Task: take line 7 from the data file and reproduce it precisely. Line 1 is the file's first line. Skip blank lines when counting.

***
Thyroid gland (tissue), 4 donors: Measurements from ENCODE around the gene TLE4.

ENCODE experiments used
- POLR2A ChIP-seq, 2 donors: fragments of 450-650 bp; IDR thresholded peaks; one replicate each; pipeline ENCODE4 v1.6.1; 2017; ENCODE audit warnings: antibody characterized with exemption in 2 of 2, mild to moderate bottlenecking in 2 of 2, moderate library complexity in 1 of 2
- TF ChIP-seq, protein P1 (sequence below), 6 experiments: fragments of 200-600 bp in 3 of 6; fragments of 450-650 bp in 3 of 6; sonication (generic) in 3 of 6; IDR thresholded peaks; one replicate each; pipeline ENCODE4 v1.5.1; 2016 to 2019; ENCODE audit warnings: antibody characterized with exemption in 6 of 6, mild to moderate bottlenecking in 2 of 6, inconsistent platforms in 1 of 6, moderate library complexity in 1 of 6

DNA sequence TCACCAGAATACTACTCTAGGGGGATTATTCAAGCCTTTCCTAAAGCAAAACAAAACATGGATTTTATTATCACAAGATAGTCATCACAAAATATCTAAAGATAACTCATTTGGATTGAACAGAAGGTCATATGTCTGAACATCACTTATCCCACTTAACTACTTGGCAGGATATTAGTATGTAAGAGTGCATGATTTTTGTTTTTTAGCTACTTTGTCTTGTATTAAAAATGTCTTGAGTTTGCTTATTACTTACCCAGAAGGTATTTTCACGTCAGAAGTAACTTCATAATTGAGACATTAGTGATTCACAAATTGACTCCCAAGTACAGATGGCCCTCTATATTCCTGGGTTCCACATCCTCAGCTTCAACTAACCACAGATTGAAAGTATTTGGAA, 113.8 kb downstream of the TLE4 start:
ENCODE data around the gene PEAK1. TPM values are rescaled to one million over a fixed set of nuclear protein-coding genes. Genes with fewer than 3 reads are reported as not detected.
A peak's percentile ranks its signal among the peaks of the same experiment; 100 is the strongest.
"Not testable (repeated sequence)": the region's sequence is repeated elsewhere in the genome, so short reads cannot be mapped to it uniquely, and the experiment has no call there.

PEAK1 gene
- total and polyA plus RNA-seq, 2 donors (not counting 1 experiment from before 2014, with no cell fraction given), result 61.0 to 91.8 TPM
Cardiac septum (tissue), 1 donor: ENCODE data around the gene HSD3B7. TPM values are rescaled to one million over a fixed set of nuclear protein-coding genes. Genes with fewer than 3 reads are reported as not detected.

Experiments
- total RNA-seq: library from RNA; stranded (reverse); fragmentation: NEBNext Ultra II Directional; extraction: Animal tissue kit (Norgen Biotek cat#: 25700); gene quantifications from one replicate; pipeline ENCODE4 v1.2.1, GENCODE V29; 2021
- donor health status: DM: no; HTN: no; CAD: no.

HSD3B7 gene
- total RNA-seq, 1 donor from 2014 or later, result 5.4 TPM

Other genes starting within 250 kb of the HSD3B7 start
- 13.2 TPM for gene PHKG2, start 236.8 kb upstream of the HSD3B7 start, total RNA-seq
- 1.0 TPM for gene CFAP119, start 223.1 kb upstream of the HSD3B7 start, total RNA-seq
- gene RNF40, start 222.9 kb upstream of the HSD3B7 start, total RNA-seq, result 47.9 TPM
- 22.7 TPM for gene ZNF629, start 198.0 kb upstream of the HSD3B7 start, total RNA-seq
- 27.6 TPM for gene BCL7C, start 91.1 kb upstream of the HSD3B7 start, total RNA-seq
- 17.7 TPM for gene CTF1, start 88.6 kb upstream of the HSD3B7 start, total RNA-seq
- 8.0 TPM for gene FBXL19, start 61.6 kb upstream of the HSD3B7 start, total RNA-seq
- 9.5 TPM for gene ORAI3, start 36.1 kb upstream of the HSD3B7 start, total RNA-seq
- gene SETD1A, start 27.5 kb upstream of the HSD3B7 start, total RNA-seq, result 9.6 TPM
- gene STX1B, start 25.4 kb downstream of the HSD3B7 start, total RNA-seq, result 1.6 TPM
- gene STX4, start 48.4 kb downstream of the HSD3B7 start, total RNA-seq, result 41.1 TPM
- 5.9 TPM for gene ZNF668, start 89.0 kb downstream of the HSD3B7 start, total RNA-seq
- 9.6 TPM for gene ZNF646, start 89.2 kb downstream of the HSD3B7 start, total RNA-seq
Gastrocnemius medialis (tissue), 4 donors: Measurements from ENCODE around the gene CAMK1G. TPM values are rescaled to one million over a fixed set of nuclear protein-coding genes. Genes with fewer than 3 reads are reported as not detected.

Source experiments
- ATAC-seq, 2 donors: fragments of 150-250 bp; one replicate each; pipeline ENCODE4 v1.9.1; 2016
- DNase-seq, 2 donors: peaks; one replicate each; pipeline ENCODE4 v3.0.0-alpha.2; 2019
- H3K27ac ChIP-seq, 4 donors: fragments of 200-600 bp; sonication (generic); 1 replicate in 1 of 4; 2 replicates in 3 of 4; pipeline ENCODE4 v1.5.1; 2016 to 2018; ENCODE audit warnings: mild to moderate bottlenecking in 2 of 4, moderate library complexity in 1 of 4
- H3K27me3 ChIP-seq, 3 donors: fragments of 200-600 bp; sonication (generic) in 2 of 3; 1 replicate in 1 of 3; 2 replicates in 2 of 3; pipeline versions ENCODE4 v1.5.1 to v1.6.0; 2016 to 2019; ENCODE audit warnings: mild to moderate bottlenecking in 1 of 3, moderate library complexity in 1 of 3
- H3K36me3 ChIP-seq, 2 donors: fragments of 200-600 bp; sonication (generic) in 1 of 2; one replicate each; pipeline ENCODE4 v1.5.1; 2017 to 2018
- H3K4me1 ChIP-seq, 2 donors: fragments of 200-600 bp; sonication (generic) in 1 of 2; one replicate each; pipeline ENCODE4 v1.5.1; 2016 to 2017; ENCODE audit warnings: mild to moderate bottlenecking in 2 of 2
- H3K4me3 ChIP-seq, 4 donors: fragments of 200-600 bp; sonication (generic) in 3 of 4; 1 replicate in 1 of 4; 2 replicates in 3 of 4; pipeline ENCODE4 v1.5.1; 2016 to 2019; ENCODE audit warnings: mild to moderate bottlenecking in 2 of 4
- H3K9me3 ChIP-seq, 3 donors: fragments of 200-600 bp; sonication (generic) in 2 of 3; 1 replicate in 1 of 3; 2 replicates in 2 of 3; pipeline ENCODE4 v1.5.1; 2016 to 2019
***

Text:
A peak's percentile ranks its signal among the peaks of the same experiment; 100 is the strongest.